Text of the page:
Canadian Experience Class (CEC)

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Thanks to Lucy O’Connor for contributing this article on Canadian Experience Class (CEC). It provides some very useful information for anyone taking this route to Permanent Residency (PR).

Update as of Feb 3 2015: Immigration lawyers and consultants across Canada are confirming that their clients are receiving rejections based on the 8,000 cap being reached somewhere around the 20th – 24th of Oct. Each individual must receive a rejection to know where you stand but if you submitted after the 20th of October, it is recommended that you start working on your Express Entry profile.

Disclaimer: The Moving2Canada Team are not registered immigration professionals. We always recommend verifying information provided with an immigration expert. Immigration rules are constantly evolving and we do our best to keep your informed. See Immigration Advice for a list of recommended experts.

Important Changes announced in November 2013:
As of November 9th 2013, Citizenship & Immigration Canada (CIC) will accept a maximum of 12,000 new, complete applications under the Canadian Experience Class (CEC) program. This cap does not affect existing applications and only those received after November 9th 2013. As of November 9, 2013, work experience in the following National Occupation Classification (NOC) B occupations (listed with the corresponding NOC code) will not be accepted in the CEC:

  • Cooks (NOC 6322)
  • Food service supervisors (NOC 6311)
  • Administrative officers (NOC 1221)
  • Administrative assistants (NOC 1241)
  • Accounting technicians and bookkeepers (NOC 1311)
  • Retail sales supervisors (NOC 6211)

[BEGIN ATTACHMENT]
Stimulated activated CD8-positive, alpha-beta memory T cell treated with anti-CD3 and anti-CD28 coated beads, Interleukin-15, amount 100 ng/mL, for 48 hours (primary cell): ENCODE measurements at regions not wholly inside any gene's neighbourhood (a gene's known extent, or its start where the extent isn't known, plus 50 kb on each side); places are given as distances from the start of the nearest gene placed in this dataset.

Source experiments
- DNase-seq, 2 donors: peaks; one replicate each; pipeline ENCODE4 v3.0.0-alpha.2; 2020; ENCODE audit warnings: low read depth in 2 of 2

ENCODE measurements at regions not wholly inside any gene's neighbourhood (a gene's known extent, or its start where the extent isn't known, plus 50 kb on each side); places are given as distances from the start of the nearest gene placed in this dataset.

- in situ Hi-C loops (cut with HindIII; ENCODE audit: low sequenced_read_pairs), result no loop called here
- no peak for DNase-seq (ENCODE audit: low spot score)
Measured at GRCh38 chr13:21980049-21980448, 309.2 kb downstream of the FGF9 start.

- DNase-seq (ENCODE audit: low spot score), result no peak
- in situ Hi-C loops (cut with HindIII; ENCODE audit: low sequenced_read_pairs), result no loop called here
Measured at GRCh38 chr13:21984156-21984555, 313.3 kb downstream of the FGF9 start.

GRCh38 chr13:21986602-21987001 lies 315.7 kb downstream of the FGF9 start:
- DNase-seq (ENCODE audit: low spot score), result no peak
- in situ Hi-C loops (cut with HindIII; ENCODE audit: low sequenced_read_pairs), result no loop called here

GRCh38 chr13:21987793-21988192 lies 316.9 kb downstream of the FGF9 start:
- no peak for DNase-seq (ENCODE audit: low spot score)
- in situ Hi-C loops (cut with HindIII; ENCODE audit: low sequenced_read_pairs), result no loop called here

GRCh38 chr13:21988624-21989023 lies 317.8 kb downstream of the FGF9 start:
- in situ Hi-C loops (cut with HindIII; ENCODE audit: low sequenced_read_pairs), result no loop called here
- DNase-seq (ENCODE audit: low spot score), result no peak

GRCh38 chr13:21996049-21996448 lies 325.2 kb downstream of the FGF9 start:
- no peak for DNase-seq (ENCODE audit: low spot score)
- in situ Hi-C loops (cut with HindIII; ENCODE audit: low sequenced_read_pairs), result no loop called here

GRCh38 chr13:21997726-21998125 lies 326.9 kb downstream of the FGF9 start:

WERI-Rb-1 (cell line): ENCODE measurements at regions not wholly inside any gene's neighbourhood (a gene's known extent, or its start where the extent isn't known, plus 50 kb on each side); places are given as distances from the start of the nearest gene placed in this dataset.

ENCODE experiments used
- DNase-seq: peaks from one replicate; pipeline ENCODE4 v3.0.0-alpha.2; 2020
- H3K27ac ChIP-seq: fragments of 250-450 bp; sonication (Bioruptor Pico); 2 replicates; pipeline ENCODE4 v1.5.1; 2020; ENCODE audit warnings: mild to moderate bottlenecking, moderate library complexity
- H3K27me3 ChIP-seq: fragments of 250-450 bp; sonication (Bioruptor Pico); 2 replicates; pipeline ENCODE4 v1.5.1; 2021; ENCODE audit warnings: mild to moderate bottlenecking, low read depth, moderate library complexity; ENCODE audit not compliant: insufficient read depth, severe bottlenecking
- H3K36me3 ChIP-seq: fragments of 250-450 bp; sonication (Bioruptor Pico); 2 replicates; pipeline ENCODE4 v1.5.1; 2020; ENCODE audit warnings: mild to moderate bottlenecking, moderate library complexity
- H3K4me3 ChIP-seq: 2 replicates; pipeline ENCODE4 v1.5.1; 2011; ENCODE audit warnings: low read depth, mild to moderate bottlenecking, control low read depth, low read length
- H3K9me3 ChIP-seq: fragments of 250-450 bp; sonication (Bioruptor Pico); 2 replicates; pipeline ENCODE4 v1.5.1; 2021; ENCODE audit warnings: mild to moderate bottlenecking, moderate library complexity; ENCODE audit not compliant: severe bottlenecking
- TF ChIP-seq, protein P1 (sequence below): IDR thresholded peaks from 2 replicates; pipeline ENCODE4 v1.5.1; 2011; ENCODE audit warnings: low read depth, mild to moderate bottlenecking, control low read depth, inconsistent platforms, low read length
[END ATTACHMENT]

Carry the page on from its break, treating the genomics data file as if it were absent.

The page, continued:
For all other NOC B occupations, we will accept up to 200 applications per occupation. Once  the cap of 12,000 successful candidates is reached, CIC will no longer accept applications for that occupation.

See this link from CIC for full details on these changes:
Canadian Experience Class (CEC) – Number of applications accepted

As of January 2nd 2013, Canadian Experience Class (CEC) announced a change to reduce the required amount of Canadian work experience from 24 months to 12 months. This will allow foreign workers to apply for Canadian Permanent Residency sooner.

Applicants to the CEC program must now:
• Demonstrate at least 12 months of full-time paid work in a skilled occupation in the 36 months preceding the date of application; and,
• Demonstrate a minimum language proficiency in English or French as per the guidelines applicable to the applicant’s occupation. A positive English test is mandatory for all applicants regardless of their nationality. The CELPIP-General Test can assist you with this.

This change is very useful for those coming to Canada on a working holiday visa from Ireland & the UK. These countries offer 24 months’ working holiday visa so the applicant could be eligible to apply early in the second year of their visa.

For more information on the requirements and types of work included under skilled work, see link below:
Canadian Experience Class (CEC) – Citizen and Immigration Canada

Canadian Experience Class (CEC) Explained

So for those of you who have done your time in Canada and have (or will have) one year (as of Jan 2 2013) of professional experience or study in your field in this country, the CEC is probably the best route towards residency for you.

What is it?

It’s a process by which you obtain Permanent Resident status in Canada, bringing to an end your need for sponsored work visas in order to work in Canada. Under CEC, the application is submitted by the individual, not your employer, and is going to set you back at the least $1,000 to $1,200 in application, landing and medical fees.


  • You will be free to work in Canada (except in Quebec) allowing you to change job as easily as a Canadian.
  • It’s step one towards citizenship (if that’s your ultimate aim).
  • It lasts for five years, giving you plenty of time to see if you want to settle here or not. You must, however, spend a certain amount of time within Canada during your first five years in order to renew it again.